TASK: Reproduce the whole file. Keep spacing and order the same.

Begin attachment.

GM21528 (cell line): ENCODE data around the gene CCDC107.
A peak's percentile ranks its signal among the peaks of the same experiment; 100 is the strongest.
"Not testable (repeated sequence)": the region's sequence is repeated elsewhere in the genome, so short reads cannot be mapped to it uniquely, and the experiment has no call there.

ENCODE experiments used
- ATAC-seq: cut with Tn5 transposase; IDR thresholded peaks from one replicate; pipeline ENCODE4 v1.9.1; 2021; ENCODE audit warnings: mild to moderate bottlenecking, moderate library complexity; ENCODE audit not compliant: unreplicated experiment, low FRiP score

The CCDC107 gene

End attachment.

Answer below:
GM21528 (cell line): ENCODE data around the gene CCDC107.
A peak's percentile ranks its signal among the peaks of the same experiment; 100 is the strongest.
"Not testable (repeated sequence)": the region's sequence is repeated elsewhere in the genome, so short reads cannot be mapped to it uniquely, and the experiment has no call there.

ENCODE experiments used
- ATAC-seq: cut with Tn5 transposase; IDR thresholded peaks from one replicate; pipeline ENCODE4 v1.9.1; 2021; ENCODE audit warnings: mild to moderate bottlenecking, moderate library complexity; ENCODE audit not compliant: unreplicated experiment, low FRiP score

The CCDC107 gene